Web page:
I've spent a majority of my life thus far trying to figure out what it is that I want to do career-wise. Or if I wanted to just have jobs as needed, and devote the "work" of my life to other things.
There have been three stages to this so far:
1. Thinking: What the heck do I want? Am I even capable of liking anything for more than a month?
2. Realizing that I actually do know what I want, because it has taken up a very large part of my spare time for pretty much my entire life. Then realizing: When will I have time to work on this? I have no time. Time does not exist. Except for school-school-school-school-little bit of social life-school-school-WEDDING-WEDDING-school-needajob-school-WEDDING.
3. And now I'm in stage three. I have the time. I just don't know what to do with it to accomplish things.
I had forgotten about that little part where I needed to actually know what I'm doing a little better than I currently do. I also hadn't realized that as soon as I had the time to do it, I wouldn't want to, but if I tried to stop all I wanted was to do it, but then doing it meant not wanting to . . . it's a vicious cycle.
It feels a lot overwhelming and a little bit like I'm in a rut. But a good rut, filled with comfy blankets and apple cider and the knowing that I'm working on something that I hope is meaningful & know is really enjoyable in a sustainable way.
I'm hoping that the rut part goes away soon though. Because I know that I've done great work in the past, so hypothetically I'm still capable of that, right? I mean, it's only logical.
And it's also logical that since I made it past the first two stages, I can make it through the third? Yeah?
Oh, also this ---
|This is my pained and awkward smile.|
Sorry I have to subject you to it.
Well, my thumbs don't work right now, and they haven't for about a week. The joints are super swollen and that's making other things hurt and it's just not a good situation.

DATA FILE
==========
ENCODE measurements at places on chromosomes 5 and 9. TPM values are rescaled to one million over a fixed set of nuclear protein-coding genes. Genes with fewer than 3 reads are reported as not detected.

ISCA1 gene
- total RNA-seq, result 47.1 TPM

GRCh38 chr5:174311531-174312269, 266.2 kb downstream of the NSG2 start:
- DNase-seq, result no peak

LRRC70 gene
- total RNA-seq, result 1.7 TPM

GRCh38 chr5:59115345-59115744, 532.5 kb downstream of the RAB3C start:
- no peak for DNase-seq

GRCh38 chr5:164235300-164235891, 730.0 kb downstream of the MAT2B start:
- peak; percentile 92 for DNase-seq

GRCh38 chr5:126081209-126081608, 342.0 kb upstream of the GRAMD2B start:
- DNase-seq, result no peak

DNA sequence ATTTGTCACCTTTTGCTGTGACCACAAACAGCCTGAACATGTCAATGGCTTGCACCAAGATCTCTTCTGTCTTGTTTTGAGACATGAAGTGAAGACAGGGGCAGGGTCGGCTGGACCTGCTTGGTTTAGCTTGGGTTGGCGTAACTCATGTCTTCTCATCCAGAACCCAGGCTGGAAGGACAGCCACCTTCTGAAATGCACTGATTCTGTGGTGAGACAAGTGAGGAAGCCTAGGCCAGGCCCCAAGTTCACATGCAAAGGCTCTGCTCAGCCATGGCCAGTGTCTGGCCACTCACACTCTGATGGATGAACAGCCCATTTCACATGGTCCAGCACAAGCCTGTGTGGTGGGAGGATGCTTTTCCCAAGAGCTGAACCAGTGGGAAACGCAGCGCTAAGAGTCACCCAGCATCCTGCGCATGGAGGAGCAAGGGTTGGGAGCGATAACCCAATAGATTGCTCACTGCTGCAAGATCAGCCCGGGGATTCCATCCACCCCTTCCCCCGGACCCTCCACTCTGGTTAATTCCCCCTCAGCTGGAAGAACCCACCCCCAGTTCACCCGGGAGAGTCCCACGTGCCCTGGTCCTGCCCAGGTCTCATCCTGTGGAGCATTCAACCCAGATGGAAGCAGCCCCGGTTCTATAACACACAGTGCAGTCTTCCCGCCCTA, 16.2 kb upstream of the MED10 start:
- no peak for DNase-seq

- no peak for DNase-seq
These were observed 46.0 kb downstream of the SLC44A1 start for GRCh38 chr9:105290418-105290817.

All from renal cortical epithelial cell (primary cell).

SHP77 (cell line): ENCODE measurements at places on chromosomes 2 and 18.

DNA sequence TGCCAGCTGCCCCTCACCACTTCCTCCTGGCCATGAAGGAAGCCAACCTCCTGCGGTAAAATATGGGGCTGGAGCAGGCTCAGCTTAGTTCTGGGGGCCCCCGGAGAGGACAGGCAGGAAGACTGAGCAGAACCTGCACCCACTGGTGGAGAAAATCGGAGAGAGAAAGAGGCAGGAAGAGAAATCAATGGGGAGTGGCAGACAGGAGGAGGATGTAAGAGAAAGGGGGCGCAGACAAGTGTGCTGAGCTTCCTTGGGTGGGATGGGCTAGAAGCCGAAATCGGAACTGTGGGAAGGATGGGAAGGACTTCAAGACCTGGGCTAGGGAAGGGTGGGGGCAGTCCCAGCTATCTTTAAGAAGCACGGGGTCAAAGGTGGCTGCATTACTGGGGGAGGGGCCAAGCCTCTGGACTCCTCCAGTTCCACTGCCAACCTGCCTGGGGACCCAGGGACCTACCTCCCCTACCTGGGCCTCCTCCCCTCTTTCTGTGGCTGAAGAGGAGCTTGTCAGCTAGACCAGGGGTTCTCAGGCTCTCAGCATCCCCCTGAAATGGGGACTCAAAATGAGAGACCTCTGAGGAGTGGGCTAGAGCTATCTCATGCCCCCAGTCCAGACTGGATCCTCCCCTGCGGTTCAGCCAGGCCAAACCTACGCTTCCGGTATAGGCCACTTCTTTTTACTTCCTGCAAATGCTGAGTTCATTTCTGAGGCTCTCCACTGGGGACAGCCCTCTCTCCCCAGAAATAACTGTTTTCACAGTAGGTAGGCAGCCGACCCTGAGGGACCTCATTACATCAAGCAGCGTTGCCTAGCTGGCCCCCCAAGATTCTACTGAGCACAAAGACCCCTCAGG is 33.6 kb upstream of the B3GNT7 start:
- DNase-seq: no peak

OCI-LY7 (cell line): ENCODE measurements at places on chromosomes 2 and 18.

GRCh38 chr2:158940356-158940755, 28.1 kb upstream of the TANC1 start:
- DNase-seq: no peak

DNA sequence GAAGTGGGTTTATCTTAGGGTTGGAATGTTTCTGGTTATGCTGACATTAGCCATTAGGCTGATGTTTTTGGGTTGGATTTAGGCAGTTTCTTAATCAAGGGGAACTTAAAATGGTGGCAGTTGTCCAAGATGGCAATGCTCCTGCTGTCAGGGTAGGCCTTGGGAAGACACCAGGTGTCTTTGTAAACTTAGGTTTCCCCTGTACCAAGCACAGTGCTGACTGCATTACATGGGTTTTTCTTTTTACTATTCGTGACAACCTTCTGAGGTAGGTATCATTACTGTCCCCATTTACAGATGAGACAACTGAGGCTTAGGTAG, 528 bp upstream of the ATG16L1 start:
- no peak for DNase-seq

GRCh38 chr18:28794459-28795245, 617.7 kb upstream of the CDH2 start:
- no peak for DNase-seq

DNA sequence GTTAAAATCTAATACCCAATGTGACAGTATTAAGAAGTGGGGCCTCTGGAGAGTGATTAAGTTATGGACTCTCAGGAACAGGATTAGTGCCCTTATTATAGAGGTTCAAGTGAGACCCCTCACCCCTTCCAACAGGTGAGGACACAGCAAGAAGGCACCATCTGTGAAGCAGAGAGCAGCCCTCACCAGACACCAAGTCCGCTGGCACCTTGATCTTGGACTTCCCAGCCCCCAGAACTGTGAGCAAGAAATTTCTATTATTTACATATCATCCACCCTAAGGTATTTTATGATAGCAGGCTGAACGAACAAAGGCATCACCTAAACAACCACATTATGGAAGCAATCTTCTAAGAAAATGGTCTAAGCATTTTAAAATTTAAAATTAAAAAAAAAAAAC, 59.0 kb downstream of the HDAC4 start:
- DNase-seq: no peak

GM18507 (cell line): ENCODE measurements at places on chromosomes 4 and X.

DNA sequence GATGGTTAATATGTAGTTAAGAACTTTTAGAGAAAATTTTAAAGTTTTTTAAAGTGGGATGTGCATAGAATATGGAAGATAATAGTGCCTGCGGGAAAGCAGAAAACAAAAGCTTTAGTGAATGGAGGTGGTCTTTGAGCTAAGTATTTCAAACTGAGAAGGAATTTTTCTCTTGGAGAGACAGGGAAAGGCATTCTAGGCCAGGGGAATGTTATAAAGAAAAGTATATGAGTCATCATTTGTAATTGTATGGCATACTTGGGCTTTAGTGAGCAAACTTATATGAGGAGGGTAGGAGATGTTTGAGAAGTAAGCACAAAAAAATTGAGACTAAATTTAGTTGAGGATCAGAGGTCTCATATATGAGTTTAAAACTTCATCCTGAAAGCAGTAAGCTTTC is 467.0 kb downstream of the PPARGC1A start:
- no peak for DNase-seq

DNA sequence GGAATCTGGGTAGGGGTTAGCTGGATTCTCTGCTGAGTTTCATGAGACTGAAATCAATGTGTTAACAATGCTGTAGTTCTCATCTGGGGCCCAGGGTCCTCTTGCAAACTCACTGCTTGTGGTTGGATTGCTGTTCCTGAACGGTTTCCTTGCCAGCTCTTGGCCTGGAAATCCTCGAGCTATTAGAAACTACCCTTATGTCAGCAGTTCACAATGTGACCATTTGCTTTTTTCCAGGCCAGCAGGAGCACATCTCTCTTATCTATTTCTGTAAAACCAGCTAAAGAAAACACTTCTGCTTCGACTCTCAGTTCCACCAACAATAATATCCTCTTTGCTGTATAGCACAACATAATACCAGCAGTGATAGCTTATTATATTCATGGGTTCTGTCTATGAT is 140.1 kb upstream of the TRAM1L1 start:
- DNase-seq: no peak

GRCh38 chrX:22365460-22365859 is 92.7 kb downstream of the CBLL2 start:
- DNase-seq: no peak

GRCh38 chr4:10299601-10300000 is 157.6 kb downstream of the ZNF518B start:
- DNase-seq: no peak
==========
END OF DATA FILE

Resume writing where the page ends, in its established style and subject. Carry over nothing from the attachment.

Problem#1 - I was pretty much incapable of typing. As in my hands had to be iced simultaneously so that they would be numbish, and even then it was a difficult task filled with lots of cringing and complaining to Austin when he was here and Nelly when he wasn't. Why is this such a big deal? Because typing is what I do literally all day.
Problem#2 - The spica splint things that I could have gotten from the doctor's office to help were $80. I mean, come on, really? I'm not paying $80 for spica thumb splints - which until that moment I had never heard of before in my life - to wear for what I had hoped to be only a few more days (it's been a few more days, no improvement, so maybe I should have gotten them after all . .).
Solution - I wrap my hands in scarves (because CVS didn't have normal ACE bandages, and I already paid for the scarves so now I'm getting maximal utility from them. smart? frugal? I think yes. little bit overboard? well, probably) in the manner that I would have done with ACE bandages if I had them in order to mimic the effects of a spica splint.
Problems with the solution -
-I have to unwrap every time I go to the bathroom or turn on a faucet.
-I have to learn to type without my thumbs.
-My hands get very warm.
-Nelly attacks me periodically when he sees the dangly fringe.
Worth it to be able to work each day and do some basic hand-related tasks without being in substantial levels of pain or shelling out what is referred to around here as "a day's worth of work"? Oh yes.
Anyway, I think the point of all of that was that I'm tired of weird, unexpected obstacles. But that's life. And it's what makes for a good story, so maybe I can learn something from it.